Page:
Keritot 13: Let's Not Drink to That

September 06, 2019 By: Rabbi Jay Kelman Category: Thoughts from the Daf
Jewish tradition teaches that we are to celebrate joyous occasions—Shabbat and Yom Tov, brit milah, a wedding—by drinking wine. Used appropriately, “Wine gladdens the heart of man” (Tehillim 104:15); used inappropriately, wine can literally kill.  “Drink no wine or other intoxicant, you or your sons, when you enter the Tent of Meeting, that you may not die. This is a law for all time...
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Keritot 8: The Rabbinic Market

September 02, 2019 By: Rabbi Jay Kelman Category: Thoughts from the Daf
The most basic rule of economics is that of supply and demand. The interaction between these two forces is the key—often the only—factor in determining the price of an object or service. In order to maximize economic efficiency, providing consumers with the goods they want at the lowest possible price, market forces must not be tampered with. Hence, violation of anti-trust laws, which forbid companies from colluding to limit supply...
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Re'eh: Conflicting Emotions

August 30, 2019 By: Rabbi Jay Kelman Category: Parsha Thoughts: Rabbi Jay Kelman
It is difficult to feel two contradictory emotions at the same time. Conflicting, if not contradictory, emotions such as joy and sadness, love and hate, fear and comfort, do not easily co-exist. As human beings constantly struggle with conflicting emotions, Judaism, wanting to give each its proper time for expression, separates differing emotions into separate days.   The fear that gripped the Jewish people during the...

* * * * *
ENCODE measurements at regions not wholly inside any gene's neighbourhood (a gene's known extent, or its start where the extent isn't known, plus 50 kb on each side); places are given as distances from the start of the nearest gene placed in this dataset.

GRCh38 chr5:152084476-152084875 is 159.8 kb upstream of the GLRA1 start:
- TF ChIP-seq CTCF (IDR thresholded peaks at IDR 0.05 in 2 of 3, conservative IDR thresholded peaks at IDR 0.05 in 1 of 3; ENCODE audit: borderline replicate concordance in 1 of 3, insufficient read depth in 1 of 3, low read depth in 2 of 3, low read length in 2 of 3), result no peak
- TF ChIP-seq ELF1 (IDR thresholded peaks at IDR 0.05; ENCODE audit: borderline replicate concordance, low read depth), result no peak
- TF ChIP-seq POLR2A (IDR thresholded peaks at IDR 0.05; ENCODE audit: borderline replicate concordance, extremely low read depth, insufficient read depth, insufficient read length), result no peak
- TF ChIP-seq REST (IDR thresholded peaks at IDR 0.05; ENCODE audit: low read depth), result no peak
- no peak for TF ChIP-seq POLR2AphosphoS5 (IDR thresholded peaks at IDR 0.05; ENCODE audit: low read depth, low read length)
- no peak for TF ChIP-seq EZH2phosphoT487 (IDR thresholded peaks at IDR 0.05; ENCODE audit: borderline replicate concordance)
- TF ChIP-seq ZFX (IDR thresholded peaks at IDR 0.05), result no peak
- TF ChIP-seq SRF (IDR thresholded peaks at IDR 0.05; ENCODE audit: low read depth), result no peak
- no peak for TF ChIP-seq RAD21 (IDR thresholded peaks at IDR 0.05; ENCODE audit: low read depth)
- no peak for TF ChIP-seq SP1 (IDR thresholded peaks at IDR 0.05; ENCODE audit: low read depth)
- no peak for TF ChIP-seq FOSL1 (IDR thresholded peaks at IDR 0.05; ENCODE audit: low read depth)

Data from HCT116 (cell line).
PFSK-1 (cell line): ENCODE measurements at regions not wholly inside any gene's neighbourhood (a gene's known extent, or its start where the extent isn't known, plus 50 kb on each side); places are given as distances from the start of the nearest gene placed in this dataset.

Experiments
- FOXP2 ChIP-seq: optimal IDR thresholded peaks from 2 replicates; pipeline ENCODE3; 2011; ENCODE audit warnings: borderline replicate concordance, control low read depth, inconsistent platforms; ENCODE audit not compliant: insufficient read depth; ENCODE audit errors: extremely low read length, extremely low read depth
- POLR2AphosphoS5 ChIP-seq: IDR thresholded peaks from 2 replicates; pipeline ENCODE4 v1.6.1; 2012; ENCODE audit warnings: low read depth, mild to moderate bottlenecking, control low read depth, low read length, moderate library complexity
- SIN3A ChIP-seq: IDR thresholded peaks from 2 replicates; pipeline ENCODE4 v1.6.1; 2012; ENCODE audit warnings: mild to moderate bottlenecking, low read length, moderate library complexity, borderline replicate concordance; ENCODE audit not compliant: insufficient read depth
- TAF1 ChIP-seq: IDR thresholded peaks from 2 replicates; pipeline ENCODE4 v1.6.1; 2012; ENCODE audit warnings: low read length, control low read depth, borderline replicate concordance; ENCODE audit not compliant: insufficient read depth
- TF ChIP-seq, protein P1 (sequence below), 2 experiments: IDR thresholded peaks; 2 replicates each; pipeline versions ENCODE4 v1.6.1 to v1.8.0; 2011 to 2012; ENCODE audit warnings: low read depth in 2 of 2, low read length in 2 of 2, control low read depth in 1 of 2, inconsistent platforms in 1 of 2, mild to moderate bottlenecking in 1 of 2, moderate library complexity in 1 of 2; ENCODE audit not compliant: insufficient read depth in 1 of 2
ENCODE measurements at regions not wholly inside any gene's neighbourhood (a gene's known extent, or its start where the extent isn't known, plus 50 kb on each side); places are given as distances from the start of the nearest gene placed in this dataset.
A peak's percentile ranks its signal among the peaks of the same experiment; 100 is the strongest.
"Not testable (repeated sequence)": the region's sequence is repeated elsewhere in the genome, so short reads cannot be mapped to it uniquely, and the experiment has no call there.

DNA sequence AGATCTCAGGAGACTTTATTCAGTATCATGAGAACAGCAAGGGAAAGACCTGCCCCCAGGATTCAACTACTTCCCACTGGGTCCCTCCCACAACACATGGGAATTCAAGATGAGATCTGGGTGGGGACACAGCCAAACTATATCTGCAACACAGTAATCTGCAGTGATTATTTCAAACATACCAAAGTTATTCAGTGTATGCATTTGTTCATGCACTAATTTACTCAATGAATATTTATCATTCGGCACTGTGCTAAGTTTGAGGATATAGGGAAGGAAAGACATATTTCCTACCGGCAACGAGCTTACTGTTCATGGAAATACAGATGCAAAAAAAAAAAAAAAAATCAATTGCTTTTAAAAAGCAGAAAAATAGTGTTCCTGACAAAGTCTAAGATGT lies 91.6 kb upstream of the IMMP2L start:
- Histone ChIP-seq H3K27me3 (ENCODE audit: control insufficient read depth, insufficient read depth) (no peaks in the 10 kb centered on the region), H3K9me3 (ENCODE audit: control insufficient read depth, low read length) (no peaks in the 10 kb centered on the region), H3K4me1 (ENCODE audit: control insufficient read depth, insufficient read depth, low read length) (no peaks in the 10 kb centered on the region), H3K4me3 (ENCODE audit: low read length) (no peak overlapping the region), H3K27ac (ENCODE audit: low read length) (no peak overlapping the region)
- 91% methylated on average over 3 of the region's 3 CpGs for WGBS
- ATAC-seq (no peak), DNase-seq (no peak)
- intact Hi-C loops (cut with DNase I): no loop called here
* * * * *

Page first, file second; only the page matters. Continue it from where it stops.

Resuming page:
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An Introduction to Masechet Keritot

August 28, 2019 By: Rabbi Jay Kelman Category: Thoughts from the Daf
“One should be as careful with a light mitzvah as with heavy mitzvah” (Avot 2:1). Contrary to what is often taught, not all mitzvot are created equal. Some are more important, some less so. The mitzvah to accept upon oneself to observe the commandments (done through the recital of the shema) is clearly of greater importance than, say, ensuring we put salt on all our sacrifices[1]. Yet one who wants to maximize...
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Eikev: A Long Journey

August 23, 2019 By: Rabbi Jay Kelman Category: Parsha Thoughts: Rabbi Jay Kelman
"According to the days that you spent exploring the land, forty days, a year for a day, you shall carry your sin and you will know My actions" (Bamidbar 14:34). The sin of rejecting the land of Israel was not easily forgiven and forty days would turn into forty long years, enough time for an entire generation to die. This is well known and seemingly indisputable.  However, Moshe Rabbeinu, speaking to the second generation weeks...
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